This website doubtless includes many examples of confirmation bias, selection bias, pareidolia, or apophenia. This is always the case with the pioneers of thought; we make mistakes. But if you think the entirety of this website can be so summarized, I will gladly be your madman
Confirmation bias is the tendency to search for, interpret, favor, and recall information in a way that affirms one’s prior beliefs or hypotheses. It is a type of cognitive bias and a systematic error of inductive reasoning. People display this bias when they gather or remember information selectively, or when they interpret it in a biased way. The effect is stronger for desired outcomes, for emotionally charged issues, and for deeply-entrenched beliefs. –Wikipedia, Confirmation bias
Let’s be honest; “Confirmation bias” is a polite term for at least mildly insane. If this website is confirmation bias, then I have raised confirmation bias to a fine art
The 23 enigma can be viewed as an example of apophenia, selection bias, and confirmation bias. In interviews, Wilson acknowledged the self-fulfilling nature of the 23 enigma, implying that the real value of the Law of Fives and the 23 enigma is in their demonstration of the mind’s ability to perceive “truth” in nearly anything.
When you start looking for something you tend to find it. This wouldn’t be like Simon Newcomb, the great astronomer, who wrote a mathematical proof that heavier than air flight was impossible and published it a day before the Wright brothers took off. I’m talking about people who found a pattern in nature and wrote several scientific articles and got it accepted by a large part of the scientific community before it was generally agreed that there was no such pattern, it was all just selective perception.
In the Illuminatus! Trilogy, Wilson expresses the same view, saying that one can find numerological significance in anything, provided that one has “sufficient cleverness.” —Wikipedia, 23 enigma
Selection bias is the bias introduced by the selection of individuals, groups or data for analysis in such a way that proper randomization is not achieved, thereby ensuring that the sample obtained is not representative of the population intended to be analyzed. It is sometimes referred to as the selection effect. The phrase “selection bias” most often refers to the distortion of a statistical analysis, resulting from the method of collecting samples. If the selection bias is not taken into account, then some conclusions of the study may be false. –Wikipedia, Selection bias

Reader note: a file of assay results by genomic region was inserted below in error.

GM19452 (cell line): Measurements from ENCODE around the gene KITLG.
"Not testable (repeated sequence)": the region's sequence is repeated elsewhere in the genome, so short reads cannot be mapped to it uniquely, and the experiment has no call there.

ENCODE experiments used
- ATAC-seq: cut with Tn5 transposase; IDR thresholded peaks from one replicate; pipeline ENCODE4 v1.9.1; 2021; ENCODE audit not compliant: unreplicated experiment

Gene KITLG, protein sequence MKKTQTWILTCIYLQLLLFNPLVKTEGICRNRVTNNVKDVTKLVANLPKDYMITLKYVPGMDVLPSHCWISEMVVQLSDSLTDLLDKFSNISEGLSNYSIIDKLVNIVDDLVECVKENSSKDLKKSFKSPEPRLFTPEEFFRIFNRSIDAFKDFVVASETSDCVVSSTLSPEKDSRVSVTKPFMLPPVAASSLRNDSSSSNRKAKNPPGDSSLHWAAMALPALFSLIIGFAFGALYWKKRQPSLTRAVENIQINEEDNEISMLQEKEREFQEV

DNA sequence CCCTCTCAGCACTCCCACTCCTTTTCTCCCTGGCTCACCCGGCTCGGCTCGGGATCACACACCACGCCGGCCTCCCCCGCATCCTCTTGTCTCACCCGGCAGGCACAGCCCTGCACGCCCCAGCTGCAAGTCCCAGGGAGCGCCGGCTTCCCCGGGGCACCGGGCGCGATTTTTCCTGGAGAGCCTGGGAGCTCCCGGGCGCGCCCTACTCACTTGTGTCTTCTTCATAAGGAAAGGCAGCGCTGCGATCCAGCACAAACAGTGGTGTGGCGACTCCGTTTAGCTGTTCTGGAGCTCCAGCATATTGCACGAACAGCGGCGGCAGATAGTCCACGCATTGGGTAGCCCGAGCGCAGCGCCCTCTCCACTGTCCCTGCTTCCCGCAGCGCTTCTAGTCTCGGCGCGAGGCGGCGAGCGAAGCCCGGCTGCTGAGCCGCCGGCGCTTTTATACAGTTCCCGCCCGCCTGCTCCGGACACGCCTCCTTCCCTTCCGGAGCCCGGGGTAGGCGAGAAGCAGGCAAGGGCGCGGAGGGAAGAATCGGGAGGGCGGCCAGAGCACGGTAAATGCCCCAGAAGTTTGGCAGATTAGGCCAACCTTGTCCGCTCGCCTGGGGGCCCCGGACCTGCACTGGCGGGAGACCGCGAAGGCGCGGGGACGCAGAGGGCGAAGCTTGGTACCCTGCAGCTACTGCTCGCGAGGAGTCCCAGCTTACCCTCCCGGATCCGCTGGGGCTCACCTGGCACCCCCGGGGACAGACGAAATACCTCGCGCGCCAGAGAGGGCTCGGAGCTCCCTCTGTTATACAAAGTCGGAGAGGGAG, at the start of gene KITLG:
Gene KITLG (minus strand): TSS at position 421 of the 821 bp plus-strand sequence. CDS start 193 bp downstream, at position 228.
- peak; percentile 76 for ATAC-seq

Here is the definition of pareidolia from Wikipedia.
Pareidolia (/pærɪˈdoʊliə/ parr-i-DOH-lee-ə) is the tendency to interpret a vague stimulus as something known to the observer, such as seeing shapes in clouds, seeing faces in inanimate objects or abstract patterns, or hearing hidden messages in music. Pareidolia can be considered a subcategory of apophenia. –Wikipedia, Pareidolia
Apophenia (/æpoʊˈfiːniə/) is the tendency to mistakenly perceive connections and meaning between unrelated things. The term (German: Apophänie) was coined by psychiatrist Klaus Conrad in his 1958 publication on the beginning stages of schizophrenia. He defined it as “unmotivated seeing of connections [accompanied by] a specific feeling of abnormal meaningfulness”. He described the early stages of delusional thought as self-referential, over-interpretations of actual sensory perceptions, as opposed to hallucinations. –Wikipedia, Apophenia
Apophenia is admitted delusional, but pareidolia can kill you
…the tendency to see patterns that do not actually exist are called apophenia, defined as the unmotivated seeing of connections accompanied by a specific experience of an abnormal meaningfulness, while the misperception of patterns in random data is called pareidolia, where a common human experience is to perceive faces in inanimate objects. –diplopi, Apophenia vs Pareidolia